My computer is on 24/7 (two of them), both running various tasks all the time, so there is no “extra” electricity being used. NVENC makes files that are quadruple the necessary size at the same bitrate compared to CPU. End of debate for me.
Same for me. Sure, you can get a cheap 6T drive. Having a proper, dedicated NAS, however, is a different story. Then you’re suddenly looking at near $2,000 in quality drives (and a near equal amount of that for backup).
My i9 12900K does draw ca 250-300W permanently, when doing a full x265 encode on P-cores only. So, yeah, electricity cost is a real thing. Then again, doing VEAI pulls ca 350W for my GPU too. There’s simply no such thing a a free lunch.
I have re-encoded UHD movies that are near 100G already; having those grow to 2-4x their size, because of lazy HVENC, is insane, though.
I don’t have anything over 8GB, even at high quality 4K
The ‘problem’ with VEAI is that it’s catered too much towards Mac users, LOL. No, seriously, Mac users just set to ProRes422 HQ, and don’t worry about anything else.
H265 output is different, though. You want fine-grained control over its parameters, and (like with H264 output) you’re not going to get that. Tl;dr: I don’t trust VEAI to get it right; aka, I trust them to create some sort of bland, mainstream H265 profile that doesn’t produce horrible results, but with no user control over quality.
So, I would like to see a lossless HEVC output, like for H264; if for nothing else, because its output size is smaller (HEVC was specifically made to deal with the idea of keeping the output size of 4K material in check). So, HEVC is pretty much a must.
But what we really need, I think, is a 10-bit color output format, both for H264 and H265. The current H264 output format (mp4) is only 8-bit. What we need is yuv420p10 support on H264/H265. And H265 to begin with.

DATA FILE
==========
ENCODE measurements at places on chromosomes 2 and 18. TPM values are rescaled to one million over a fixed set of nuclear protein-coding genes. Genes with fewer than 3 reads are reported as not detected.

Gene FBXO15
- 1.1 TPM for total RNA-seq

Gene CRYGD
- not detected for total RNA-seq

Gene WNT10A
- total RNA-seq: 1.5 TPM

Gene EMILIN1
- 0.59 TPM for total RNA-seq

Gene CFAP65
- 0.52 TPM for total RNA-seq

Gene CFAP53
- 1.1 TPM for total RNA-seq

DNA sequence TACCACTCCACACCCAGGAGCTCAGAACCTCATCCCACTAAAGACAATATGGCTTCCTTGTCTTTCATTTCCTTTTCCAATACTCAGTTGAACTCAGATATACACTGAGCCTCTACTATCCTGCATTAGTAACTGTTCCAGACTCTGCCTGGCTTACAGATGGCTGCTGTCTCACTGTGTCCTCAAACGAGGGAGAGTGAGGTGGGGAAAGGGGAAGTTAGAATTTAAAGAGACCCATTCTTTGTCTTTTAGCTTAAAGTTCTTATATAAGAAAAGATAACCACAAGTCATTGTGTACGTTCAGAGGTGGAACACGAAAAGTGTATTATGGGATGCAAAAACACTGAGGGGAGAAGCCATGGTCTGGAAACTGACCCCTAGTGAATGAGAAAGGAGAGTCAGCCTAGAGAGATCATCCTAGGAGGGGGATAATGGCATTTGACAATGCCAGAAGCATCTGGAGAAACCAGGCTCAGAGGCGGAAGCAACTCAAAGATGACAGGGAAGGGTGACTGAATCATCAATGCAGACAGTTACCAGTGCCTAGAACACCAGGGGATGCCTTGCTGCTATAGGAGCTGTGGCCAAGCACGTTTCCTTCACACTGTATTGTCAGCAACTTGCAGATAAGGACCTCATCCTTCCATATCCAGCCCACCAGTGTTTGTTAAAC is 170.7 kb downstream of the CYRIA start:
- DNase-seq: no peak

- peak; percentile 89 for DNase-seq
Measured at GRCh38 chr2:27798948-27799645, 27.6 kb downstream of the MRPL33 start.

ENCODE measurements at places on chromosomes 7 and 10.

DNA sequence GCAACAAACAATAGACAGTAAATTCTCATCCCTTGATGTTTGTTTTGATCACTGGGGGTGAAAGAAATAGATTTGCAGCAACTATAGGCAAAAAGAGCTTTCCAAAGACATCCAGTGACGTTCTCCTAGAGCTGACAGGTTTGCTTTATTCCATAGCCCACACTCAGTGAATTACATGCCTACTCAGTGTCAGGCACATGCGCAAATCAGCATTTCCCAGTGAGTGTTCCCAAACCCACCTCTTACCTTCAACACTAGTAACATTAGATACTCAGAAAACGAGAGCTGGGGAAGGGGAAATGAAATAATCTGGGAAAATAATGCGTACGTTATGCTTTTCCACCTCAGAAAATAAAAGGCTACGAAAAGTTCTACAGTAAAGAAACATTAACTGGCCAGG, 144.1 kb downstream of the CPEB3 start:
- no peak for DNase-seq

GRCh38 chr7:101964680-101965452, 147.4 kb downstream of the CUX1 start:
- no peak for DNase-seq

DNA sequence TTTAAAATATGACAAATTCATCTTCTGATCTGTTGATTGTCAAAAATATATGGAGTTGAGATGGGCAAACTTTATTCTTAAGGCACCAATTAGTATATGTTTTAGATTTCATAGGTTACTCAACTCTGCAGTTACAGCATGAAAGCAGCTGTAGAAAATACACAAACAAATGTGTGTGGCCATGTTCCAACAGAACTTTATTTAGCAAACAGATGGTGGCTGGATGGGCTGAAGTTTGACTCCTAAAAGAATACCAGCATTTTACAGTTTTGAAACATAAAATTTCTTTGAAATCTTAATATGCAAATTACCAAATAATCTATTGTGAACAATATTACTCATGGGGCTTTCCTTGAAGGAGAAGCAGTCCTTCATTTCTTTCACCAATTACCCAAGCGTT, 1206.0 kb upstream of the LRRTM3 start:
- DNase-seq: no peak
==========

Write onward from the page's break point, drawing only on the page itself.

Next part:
I absolutely agree that a 10-bit lossless option should be available in a codec. Also on the latest GPUs yuv444p16le is a supported pixel format so I can drool over that as well
We’re actually alpha testing the 3.0 of Veai, and H265 is supported.
The ProRes 422 format practically is lossless because pretty much any re-encoding will be done with chroma subsampling anyway. And unless you have a special case you will encode it with 420 subsampling so it’s even “better than lossless”, for re-encoding and mastering purposes anyway.
And the ProRes 422 format is already ridiculous enough that you pretty much need a dedicated hard drive to store it.
Of course supporting 444 couldn’t hurt, they can also add 420 support while they are at it, which would be the most sensible option for a temporary mastering format in out use case.
Problem with ProRes, for me, it still that it’s too Apple-oriented. In practical terms, this means you even have a hard time finding a Windows tool to play the file with (other than bloatware such as QuickTime), or professional programs like Davince Resolve. But even the latter apparently can’t do something as simple as copy a frame to clipboard (!), to check the height of black bars or some such.
Lossless H265 will also produce huge files, but is a lot more PC-tools friendly. Good thing they decided to implement it. So, the point is kinda moot.
I had no problems open it, I think all ffmpeg based software can handle ProRes. Had no problem with Avidemux, Handbrake and Staxrip.
Perhaps it’s just Apple who invented the format but others also implemented it.
Vaei Could detect card on install.
H265 10bit And 12bit.
For what purpose? Capability check is done at each startup.
VEAI does not need need to be Nvidia.
Could you elaborate? What do you mean ?
I fully support your request for H.265/HEVC as a video encoding option in a future VEAI release, it’s a great idea and H.265’s higher encoding quality, efficiency (reduced size for same quality vs. H264) coupled with its genuine support for true HDR and WCG video files at 4K-UHD and higher resolutions all make it a seriously needed new VEAI video encoding option to maximize user storage space efficiency and video export quality and compatibility with future player software and hardware devices.